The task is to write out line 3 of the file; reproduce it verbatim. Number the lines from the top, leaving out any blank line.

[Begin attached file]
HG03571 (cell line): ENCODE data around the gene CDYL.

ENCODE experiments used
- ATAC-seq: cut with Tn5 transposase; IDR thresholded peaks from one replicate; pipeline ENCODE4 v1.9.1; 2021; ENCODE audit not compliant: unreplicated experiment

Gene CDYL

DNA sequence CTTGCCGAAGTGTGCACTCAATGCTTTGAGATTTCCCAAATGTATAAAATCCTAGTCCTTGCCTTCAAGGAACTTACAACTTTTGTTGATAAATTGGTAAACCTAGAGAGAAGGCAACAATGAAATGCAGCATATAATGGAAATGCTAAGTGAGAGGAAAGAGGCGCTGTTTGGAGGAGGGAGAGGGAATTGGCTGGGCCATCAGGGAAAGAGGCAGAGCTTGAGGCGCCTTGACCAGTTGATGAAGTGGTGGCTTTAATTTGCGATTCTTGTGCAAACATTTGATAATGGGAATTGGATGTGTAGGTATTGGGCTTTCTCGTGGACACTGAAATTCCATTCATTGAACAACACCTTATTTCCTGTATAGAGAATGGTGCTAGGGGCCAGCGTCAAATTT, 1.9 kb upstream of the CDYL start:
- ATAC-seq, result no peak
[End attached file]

- ATAC-seq: cut with Tn5 transposase; IDR thresholded peaks from one replicate; pipeline ENCODE4 v1.9.1; 2021; ENCODE audit not compliant: unreplicated experiment